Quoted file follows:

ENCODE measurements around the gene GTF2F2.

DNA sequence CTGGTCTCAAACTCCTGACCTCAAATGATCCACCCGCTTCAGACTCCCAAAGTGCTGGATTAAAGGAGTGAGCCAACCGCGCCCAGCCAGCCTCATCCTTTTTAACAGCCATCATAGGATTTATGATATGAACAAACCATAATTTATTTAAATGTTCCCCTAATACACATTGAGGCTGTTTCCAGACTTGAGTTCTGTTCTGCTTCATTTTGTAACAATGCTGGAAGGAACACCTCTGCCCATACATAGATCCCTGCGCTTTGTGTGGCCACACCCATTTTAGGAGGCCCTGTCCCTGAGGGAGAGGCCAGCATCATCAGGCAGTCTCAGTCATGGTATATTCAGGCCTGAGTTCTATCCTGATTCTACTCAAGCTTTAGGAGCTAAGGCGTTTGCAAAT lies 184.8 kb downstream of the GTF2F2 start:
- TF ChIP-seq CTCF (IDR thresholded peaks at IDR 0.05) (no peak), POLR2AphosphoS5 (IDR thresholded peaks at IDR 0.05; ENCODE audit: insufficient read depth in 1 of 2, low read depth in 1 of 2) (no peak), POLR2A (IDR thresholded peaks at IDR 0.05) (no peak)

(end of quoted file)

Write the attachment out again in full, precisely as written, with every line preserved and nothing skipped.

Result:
ENCODE measurements around the gene GTF2F2.

DNA sequence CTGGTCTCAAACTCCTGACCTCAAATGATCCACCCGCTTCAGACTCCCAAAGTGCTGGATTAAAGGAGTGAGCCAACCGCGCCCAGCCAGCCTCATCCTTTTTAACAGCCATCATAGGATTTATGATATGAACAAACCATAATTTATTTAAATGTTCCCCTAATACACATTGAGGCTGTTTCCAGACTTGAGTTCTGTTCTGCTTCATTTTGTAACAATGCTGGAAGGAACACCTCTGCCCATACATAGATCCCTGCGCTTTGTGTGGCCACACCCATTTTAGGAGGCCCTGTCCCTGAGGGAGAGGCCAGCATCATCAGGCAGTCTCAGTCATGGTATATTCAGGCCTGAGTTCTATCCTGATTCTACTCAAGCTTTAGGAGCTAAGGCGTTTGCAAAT lies 184.8 kb downstream of the GTF2F2 start:
- TF ChIP-seq CTCF (IDR thresholded peaks at IDR 0.05) (no peak), POLR2AphosphoS5 (IDR thresholded peaks at IDR 0.05; ENCODE audit: insufficient read depth in 1 of 2, low read depth in 1 of 2) (no peak), POLR2A (IDR thresholded peaks at IDR 0.05) (no peak)